In a recent study published in Landscape Ecology, University of Illinois researchers and others found that a common cattle forage grass, tall fescue, is associated with nest failure in dickcissels, small grassland birds similar to sparrows.
Adding highly refined fiber to processed foods could have negative effects on human health, such as promoting liver cancer, according to a new study by researchers at Georgia State University and the University of Toledo.
Computational image analysis of behaving cuttlefish reveals principles of control and development of a biological invisibility cloak.
Neuroscientists have found a brain region that appears to be strongly connected to food preference decisions, like what to choose from a buffet line or potluck table.
Scientists studying a valuable, but vulnerable, species of poplar have identified the genetic mechanism responsible for the species' inability to resist a pervasive and deadly disease. Their finding, published in the Proceedings of the National Academy of Sciences, could lead to more successful hybrid poplar varieties for increased biofuels and forestry production and protect native trees against infection.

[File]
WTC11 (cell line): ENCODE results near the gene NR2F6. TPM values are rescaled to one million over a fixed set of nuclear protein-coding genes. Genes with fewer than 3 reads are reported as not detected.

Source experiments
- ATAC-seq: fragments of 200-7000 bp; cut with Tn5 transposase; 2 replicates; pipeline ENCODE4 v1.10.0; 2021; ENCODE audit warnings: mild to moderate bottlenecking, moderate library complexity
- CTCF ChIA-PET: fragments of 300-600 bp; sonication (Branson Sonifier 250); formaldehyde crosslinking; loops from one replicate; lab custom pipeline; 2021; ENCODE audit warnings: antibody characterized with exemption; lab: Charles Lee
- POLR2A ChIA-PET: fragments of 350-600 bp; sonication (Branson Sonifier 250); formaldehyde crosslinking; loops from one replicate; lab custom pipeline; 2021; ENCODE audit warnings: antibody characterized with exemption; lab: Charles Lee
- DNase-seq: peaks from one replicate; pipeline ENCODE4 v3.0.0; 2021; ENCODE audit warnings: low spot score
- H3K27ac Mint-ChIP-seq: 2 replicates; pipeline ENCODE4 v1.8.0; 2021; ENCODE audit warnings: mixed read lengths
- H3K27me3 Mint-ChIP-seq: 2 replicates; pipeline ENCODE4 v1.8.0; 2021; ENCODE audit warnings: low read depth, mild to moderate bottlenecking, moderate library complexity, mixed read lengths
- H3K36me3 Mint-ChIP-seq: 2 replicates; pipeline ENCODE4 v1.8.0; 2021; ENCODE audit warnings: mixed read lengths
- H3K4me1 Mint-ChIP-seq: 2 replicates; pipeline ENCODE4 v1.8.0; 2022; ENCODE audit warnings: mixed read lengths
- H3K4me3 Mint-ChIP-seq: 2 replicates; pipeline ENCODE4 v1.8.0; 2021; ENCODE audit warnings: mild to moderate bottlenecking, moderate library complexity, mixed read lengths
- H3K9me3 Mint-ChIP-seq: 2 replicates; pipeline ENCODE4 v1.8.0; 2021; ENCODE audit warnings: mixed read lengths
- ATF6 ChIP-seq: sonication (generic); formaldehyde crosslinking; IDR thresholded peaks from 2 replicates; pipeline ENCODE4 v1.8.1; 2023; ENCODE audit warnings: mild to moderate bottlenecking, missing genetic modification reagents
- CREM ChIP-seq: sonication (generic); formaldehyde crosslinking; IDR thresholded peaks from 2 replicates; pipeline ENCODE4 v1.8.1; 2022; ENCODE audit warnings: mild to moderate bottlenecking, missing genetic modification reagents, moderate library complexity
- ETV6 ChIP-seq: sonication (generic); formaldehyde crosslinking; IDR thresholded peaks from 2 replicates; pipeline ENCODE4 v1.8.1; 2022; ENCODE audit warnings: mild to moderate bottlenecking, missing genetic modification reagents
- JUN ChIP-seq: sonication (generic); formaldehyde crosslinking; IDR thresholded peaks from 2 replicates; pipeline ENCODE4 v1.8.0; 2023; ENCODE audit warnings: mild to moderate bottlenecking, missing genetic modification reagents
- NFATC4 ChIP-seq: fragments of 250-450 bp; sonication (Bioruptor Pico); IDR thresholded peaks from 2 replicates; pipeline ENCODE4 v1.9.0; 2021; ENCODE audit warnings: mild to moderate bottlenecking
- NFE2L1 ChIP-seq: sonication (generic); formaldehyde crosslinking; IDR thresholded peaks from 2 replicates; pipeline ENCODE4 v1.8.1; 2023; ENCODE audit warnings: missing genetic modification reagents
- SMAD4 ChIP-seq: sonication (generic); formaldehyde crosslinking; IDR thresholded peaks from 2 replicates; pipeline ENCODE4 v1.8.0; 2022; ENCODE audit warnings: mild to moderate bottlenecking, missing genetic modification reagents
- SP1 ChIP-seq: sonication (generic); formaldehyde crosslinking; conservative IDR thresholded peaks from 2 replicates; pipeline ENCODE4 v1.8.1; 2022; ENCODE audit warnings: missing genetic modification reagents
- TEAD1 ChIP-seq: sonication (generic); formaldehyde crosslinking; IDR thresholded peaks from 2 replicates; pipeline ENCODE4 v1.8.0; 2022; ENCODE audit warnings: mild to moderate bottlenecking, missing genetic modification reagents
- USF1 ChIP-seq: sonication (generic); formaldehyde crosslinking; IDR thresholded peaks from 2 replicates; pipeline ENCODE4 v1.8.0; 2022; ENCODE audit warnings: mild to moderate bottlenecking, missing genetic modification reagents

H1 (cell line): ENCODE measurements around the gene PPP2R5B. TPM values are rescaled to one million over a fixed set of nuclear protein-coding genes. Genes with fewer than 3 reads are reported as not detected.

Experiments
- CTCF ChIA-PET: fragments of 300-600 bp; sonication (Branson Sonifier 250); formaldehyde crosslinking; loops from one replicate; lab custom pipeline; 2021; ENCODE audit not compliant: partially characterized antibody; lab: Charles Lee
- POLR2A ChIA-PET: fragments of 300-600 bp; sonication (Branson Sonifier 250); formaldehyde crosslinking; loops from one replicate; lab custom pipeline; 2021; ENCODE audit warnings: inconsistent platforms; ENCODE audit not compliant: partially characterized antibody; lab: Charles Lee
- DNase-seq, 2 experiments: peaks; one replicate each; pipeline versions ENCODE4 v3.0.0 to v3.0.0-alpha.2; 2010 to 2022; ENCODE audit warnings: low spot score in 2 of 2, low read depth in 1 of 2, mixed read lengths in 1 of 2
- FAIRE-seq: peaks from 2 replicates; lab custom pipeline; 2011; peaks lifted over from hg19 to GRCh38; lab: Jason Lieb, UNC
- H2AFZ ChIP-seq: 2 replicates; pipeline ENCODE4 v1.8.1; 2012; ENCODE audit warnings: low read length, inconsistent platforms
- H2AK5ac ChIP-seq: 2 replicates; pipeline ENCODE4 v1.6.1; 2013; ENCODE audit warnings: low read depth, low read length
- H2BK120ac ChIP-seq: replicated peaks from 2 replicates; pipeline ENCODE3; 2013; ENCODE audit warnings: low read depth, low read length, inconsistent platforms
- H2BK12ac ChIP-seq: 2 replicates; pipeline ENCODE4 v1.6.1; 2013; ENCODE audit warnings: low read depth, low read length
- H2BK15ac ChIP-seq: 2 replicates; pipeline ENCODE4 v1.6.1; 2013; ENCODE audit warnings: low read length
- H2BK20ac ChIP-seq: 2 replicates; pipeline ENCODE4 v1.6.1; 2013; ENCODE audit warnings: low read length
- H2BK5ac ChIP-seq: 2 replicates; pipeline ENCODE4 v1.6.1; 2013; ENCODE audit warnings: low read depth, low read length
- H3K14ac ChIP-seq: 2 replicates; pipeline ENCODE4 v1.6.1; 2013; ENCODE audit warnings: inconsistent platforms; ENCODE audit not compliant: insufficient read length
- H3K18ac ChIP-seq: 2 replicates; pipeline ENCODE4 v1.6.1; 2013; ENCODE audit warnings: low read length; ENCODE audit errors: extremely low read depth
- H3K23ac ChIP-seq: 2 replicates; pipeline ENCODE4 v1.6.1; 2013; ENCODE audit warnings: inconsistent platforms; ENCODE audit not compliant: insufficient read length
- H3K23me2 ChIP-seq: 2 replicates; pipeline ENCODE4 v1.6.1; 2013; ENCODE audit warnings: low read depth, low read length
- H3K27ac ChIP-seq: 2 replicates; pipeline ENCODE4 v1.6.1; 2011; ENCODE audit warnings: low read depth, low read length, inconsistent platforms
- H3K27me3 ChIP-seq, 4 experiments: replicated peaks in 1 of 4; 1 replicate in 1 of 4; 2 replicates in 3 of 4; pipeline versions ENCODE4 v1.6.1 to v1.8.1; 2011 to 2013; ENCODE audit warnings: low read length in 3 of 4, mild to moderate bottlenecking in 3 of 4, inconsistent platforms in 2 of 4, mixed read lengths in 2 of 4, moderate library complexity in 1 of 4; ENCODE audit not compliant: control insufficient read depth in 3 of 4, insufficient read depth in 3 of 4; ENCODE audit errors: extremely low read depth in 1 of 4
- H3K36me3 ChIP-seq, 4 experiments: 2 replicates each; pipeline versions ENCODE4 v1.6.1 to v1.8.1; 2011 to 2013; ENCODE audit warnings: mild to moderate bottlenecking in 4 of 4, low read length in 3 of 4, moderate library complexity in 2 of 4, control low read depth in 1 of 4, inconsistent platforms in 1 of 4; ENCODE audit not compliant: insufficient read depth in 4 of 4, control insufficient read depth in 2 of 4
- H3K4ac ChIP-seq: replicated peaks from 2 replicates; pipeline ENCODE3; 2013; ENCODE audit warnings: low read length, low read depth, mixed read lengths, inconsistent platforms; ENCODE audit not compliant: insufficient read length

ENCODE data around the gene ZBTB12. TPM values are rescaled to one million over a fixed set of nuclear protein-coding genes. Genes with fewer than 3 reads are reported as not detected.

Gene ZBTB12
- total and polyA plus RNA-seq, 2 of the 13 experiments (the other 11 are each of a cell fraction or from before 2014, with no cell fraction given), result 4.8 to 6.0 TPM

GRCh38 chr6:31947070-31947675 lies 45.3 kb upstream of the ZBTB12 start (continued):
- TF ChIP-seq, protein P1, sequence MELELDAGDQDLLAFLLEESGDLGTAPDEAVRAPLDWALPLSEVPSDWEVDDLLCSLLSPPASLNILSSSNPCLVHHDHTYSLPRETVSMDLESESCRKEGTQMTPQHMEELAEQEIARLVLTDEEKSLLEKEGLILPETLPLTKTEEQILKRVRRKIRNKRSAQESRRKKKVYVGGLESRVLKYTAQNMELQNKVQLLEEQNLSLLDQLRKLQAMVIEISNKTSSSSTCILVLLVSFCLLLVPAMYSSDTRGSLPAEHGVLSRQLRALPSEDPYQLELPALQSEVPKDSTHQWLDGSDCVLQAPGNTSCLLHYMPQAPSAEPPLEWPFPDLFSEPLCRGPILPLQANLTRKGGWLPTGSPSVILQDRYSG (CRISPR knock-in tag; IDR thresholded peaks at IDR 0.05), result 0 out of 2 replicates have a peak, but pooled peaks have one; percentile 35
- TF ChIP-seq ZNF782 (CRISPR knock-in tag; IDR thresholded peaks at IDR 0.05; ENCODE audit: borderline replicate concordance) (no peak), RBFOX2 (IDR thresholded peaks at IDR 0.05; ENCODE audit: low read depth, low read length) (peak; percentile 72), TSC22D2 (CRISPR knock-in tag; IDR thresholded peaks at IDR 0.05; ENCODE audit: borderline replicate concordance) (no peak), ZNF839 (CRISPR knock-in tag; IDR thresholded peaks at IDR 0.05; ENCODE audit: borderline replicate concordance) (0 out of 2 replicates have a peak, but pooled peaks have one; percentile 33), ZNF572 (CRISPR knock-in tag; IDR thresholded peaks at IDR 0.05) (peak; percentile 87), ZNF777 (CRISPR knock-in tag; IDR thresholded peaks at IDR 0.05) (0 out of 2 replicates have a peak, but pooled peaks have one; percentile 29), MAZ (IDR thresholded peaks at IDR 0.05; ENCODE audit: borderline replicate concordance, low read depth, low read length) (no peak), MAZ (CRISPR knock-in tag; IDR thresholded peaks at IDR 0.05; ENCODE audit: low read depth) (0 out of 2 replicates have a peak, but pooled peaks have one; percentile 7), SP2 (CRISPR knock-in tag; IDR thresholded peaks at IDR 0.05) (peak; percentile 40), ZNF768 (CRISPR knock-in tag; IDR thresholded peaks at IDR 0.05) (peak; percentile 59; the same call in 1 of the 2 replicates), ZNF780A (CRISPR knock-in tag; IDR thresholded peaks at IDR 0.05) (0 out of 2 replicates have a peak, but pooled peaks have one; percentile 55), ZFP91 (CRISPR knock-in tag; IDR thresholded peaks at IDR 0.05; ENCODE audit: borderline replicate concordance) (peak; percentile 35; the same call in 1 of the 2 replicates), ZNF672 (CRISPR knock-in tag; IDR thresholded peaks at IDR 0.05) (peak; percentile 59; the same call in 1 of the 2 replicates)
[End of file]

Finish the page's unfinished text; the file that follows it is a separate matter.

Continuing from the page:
A University of Colorado Denver-led research team for the first time developed reliable genetic markers known as nuclear microsatellites for the whitebark pine, a discovery that could improve the tree's prospects for survival. Whitebark pine, which is declining rapidly nearly range-wide, is currently being considered for listing under the Endangered Species Act.
Scientists at Oregon State University have shed light on the evolutionary history of a soil-borne bacteria that is so dangerous to grazing animals it is kept behind lock-and-key to prevent its spread.
Researchers at Scripps Institution of Oceanography and colleagues have found that corals living in more productive waters take advantage of the increased food availability. The findings reevaluate scientific understanding of how corals survive and could aid predictions on coral recovery in the face of climate change.
Special issue of peer-reviewed journal addresses key questions in food systems planning efforts.
Adding refined soluble fiber to processed foods could present a health risk for certain people, researchers say in newly published study.